‘Nearly 20m people could face hosepipe ban’

Thames Water and South West Water might soon introduce water-use restrictions to limit their exposure to the driest summer since 1976

Big Zero Report 2022

An extra 17 million people could reportedly be hit by a hosepipe ban in the coming days.

As the Met Office predicted more hot weather in the coming days, the prolonged dry season seems to have an impact on water companies’ plans to reduce water leakages and non-essential water use as much as possible.

Kent and Sussex will be the latest south eastern counties to have a hosepipe ban implemented next week.

Thames Water and South West Water have warned they might soon have to bring in water-use restrictions to future-proof their reservoirs.

A South West Water spokesperson told ELN: “If the exceptional levels of demand and sustained dry weather continues we may have to make the difficult decision to introduce formal restrictions over the coming weeks to limit the pressure on resources and to protect the environment.”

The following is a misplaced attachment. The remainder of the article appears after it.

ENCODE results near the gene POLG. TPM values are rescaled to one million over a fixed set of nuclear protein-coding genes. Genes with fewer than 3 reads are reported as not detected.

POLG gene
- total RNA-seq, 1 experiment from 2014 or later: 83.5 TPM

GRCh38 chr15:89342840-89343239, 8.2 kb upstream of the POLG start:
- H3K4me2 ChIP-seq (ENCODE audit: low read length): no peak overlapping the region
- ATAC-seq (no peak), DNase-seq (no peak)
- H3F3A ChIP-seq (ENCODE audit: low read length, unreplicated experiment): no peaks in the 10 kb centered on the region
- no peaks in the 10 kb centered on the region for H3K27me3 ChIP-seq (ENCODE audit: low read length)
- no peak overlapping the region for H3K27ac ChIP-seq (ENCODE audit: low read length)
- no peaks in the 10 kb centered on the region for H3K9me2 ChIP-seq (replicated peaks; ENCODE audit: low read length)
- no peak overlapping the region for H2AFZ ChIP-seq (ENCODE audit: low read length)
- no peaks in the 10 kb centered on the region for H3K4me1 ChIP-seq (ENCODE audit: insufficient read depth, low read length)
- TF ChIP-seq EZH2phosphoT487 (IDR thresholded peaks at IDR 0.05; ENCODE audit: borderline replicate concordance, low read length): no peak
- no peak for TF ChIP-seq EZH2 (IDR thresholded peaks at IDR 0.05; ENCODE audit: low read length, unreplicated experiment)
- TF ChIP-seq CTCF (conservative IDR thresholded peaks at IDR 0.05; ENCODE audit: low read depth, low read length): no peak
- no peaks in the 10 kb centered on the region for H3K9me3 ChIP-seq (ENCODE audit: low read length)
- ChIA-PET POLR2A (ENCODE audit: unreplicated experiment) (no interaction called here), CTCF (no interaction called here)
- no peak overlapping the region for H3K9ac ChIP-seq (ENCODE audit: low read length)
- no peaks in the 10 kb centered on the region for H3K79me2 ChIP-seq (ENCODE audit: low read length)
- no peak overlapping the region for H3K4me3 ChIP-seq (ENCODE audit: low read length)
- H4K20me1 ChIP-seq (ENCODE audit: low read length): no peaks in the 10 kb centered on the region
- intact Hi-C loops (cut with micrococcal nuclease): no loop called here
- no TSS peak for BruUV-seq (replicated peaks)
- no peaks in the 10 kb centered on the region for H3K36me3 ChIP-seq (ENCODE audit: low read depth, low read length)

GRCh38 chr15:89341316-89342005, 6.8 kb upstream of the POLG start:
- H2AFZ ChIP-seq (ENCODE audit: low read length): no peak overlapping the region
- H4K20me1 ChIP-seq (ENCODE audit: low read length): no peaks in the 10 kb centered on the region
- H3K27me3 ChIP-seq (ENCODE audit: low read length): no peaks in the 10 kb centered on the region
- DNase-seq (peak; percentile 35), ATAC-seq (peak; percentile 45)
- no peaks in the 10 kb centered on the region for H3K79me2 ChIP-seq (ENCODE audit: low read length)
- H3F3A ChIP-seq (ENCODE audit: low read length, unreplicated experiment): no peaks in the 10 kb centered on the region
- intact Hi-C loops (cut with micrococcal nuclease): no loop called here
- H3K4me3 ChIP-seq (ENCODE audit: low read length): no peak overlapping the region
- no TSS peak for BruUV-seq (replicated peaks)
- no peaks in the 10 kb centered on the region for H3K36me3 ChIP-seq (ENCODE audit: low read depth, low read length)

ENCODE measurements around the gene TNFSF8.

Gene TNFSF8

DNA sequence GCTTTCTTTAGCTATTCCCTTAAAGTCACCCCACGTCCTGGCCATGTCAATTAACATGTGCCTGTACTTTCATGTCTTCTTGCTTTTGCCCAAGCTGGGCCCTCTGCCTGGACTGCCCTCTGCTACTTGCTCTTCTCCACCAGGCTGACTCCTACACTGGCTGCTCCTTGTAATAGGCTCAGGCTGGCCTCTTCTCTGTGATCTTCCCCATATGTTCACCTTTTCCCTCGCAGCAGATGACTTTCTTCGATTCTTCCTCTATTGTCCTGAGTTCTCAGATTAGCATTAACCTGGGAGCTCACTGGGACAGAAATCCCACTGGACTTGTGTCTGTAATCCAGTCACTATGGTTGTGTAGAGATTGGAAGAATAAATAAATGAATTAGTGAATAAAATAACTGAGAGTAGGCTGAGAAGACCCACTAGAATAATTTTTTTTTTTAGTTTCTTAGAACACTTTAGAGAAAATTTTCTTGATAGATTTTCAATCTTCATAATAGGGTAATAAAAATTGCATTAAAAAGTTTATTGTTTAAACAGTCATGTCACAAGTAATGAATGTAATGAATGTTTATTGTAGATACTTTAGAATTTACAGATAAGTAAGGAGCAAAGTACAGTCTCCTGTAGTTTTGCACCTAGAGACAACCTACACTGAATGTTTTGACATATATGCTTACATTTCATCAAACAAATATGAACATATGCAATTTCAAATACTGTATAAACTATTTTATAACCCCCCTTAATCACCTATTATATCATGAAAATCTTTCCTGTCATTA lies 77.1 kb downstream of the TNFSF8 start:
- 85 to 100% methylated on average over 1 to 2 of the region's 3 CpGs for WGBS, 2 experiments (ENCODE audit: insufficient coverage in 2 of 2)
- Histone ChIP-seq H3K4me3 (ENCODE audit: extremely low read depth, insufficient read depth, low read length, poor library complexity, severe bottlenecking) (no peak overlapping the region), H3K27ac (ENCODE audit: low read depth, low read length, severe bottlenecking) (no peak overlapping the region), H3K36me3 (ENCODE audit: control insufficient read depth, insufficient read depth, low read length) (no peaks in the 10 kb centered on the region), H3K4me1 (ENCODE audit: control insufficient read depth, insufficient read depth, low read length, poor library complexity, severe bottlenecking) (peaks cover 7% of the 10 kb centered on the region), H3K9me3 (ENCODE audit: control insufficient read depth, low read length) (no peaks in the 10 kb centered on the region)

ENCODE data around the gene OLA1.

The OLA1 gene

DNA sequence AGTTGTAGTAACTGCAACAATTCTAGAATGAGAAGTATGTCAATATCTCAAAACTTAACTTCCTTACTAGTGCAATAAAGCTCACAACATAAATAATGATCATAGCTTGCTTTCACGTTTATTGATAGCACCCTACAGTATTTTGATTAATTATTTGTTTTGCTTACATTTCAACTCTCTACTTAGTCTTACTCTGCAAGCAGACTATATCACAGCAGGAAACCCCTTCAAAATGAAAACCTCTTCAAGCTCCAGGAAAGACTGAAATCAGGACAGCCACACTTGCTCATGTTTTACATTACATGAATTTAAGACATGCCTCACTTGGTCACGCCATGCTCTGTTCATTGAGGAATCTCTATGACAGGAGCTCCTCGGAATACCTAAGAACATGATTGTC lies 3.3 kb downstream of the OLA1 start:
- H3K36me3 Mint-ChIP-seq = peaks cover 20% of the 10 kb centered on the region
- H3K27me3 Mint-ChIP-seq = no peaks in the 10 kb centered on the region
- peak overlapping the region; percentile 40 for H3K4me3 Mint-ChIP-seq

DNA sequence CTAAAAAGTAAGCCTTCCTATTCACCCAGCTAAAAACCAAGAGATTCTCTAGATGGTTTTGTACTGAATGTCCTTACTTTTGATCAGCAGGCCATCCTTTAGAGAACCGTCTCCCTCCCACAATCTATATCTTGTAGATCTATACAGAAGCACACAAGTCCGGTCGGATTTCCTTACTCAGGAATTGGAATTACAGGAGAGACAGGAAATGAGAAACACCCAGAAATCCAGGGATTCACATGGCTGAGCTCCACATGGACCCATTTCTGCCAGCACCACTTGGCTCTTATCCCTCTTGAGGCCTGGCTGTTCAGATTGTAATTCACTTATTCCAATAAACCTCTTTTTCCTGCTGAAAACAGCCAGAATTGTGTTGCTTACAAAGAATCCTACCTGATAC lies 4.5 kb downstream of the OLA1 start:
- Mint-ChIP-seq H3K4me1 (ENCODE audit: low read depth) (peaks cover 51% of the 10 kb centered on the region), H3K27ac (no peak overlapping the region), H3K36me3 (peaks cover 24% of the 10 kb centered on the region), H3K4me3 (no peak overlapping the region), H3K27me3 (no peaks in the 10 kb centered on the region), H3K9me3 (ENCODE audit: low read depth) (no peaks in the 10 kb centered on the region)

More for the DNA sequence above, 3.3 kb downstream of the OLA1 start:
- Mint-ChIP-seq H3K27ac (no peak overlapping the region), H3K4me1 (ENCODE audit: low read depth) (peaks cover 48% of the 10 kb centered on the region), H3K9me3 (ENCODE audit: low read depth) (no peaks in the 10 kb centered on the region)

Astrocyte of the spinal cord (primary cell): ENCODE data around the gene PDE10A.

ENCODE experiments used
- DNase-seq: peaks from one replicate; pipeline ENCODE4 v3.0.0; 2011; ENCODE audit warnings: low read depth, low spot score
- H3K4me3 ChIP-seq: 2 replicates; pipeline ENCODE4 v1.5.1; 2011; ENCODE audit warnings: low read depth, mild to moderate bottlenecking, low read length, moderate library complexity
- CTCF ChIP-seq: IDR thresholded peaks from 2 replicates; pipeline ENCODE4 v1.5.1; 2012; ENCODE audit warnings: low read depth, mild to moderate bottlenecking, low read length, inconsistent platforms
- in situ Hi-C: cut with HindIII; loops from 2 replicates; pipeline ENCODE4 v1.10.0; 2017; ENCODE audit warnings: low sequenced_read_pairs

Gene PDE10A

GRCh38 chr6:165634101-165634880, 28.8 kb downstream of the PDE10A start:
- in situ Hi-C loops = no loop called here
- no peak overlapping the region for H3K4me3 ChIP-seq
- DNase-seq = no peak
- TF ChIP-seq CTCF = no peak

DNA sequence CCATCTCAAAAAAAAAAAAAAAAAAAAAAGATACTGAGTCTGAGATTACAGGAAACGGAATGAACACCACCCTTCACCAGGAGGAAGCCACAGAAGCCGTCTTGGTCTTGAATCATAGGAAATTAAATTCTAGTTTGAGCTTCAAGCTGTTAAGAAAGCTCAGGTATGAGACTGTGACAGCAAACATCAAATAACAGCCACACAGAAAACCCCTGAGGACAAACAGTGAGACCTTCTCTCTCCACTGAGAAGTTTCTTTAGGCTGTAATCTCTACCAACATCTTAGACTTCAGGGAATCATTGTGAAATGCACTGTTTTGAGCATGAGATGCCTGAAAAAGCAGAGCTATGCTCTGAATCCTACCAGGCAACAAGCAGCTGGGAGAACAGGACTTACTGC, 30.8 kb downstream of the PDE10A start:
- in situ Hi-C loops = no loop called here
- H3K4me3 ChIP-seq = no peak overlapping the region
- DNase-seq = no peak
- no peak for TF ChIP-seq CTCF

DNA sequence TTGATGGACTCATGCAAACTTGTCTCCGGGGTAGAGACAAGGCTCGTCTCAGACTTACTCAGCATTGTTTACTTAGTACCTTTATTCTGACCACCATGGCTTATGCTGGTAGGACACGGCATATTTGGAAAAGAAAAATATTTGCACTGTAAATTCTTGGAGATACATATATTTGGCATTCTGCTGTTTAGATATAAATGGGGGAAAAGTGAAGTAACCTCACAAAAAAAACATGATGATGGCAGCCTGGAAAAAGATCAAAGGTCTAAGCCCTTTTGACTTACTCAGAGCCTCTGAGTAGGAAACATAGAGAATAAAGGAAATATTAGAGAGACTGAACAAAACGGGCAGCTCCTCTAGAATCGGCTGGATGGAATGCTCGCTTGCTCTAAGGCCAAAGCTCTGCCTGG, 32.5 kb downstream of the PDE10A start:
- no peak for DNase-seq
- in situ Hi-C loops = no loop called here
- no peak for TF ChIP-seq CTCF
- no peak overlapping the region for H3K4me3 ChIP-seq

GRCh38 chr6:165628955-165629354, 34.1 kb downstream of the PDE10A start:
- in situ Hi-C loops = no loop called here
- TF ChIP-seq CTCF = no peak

Thames Water said the company has a statutory drought plan in place which sets outs the actions it would take and when it would take them.

A Thames Water spokesperson told ELN: “Due to the prolonged stretch of dry weather we implemented the first stage of that plan in May with a media campaign promoting water-saving tips to help our customers use water more efficiently.

“The next stage of the plan would be to introduce a temporary use ban which is likely to include hosepipe.”

An Environment Agency spokesperson told ELN: “The prolonged dry weather we are all experiencing this year has led to exceptionally low river flows across much of England and reservoir levels are falling across Yorkshire, central, southeast and southwest England.

“While recent extreme temperatures are now behind us, they have increased the likelihood of local impacts and have put pressure on the water environment and wildlife.

Water companies are enacting their drought plans and taking further precautionary measures like temporary use bans such as those introduced by Southern Water and South East Water to maintain water supply.”

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